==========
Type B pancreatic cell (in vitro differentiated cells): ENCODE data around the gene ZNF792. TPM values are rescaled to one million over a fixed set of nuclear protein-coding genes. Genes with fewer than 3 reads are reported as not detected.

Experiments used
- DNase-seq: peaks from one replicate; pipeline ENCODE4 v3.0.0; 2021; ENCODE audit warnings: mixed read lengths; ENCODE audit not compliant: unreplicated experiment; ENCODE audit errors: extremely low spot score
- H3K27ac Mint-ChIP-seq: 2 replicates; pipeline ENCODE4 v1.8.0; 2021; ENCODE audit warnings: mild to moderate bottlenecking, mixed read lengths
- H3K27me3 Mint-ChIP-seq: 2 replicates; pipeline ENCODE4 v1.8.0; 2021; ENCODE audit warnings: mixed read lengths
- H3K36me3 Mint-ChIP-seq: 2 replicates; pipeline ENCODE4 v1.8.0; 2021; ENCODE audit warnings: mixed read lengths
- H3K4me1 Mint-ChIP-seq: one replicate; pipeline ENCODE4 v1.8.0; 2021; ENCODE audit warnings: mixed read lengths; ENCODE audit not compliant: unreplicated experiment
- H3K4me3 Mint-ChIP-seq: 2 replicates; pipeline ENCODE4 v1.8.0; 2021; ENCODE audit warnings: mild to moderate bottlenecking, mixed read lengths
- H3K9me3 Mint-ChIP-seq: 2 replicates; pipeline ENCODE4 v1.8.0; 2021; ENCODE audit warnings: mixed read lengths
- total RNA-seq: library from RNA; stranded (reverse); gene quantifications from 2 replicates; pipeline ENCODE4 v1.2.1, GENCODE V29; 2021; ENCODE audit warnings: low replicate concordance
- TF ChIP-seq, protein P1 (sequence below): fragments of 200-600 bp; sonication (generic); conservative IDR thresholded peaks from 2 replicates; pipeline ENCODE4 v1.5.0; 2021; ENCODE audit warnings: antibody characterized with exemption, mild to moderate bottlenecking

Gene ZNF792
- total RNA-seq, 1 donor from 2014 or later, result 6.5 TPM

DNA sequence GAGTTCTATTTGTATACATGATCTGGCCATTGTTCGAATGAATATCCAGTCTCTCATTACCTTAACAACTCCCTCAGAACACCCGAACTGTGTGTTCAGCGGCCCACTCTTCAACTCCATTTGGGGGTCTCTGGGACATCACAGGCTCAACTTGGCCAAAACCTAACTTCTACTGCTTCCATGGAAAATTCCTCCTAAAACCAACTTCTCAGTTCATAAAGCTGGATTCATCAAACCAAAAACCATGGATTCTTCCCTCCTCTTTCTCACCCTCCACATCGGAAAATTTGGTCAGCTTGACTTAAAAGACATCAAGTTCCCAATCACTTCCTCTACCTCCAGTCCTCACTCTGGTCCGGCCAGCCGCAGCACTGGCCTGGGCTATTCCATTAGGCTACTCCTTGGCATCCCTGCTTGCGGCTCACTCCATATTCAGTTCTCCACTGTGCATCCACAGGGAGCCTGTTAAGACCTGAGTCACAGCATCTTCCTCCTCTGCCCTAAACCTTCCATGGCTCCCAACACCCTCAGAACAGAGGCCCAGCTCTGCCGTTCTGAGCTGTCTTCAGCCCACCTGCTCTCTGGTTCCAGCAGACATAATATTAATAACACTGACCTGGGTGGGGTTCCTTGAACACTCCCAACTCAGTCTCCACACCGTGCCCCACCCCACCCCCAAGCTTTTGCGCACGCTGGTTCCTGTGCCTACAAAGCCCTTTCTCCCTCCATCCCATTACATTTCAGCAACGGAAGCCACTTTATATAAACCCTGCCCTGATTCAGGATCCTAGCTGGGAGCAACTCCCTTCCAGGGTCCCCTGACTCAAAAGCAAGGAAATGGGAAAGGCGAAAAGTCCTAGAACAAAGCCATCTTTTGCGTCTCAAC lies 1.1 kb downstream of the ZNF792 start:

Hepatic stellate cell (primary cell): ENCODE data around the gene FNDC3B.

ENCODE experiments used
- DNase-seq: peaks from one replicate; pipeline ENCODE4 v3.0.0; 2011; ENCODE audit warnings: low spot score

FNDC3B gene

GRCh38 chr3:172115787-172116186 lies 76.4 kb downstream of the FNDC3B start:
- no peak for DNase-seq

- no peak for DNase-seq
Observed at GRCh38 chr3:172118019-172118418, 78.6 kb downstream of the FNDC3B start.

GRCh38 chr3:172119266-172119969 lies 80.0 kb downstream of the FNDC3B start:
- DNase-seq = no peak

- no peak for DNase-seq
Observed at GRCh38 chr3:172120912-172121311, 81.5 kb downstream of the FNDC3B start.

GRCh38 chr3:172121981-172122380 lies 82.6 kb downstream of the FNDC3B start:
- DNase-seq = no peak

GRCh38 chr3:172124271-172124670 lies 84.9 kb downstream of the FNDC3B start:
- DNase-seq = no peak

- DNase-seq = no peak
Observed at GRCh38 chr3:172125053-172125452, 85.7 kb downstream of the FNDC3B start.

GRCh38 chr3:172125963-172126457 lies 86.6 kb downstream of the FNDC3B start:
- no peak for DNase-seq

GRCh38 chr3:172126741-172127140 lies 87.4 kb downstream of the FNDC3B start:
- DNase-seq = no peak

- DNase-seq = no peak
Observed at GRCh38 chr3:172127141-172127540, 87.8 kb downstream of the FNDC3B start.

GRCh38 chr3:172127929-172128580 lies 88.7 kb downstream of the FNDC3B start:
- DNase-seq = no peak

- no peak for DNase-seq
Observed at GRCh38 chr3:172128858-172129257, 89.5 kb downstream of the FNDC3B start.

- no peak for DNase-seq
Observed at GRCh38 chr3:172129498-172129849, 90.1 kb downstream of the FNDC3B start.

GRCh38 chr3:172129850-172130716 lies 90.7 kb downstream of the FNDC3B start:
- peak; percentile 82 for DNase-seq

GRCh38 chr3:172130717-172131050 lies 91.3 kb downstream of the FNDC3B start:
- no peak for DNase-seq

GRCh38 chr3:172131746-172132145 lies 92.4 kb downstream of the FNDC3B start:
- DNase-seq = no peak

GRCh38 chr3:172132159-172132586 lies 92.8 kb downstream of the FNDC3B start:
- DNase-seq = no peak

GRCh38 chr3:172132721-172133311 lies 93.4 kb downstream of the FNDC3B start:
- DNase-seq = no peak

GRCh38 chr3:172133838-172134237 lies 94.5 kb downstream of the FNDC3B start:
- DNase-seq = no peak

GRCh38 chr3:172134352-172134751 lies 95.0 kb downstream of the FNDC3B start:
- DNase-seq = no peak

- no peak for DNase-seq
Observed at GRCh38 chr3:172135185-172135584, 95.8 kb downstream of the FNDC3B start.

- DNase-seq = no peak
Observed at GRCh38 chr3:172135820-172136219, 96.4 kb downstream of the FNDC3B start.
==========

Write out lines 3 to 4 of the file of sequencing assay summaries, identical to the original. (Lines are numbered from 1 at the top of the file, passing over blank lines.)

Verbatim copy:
- DNase-seq: peaks from one replicate; pipeline ENCODE4 v3.0.0; 2021; ENCODE audit warnings: mixed read lengths; ENCODE audit not compliant: unreplicated experiment; ENCODE audit errors: extremely low spot score
- H3K27ac Mint-ChIP-seq: 2 replicates; pipeline ENCODE4 v1.8.0; 2021; ENCODE audit warnings: mild to moderate bottlenecking, mixed read lengths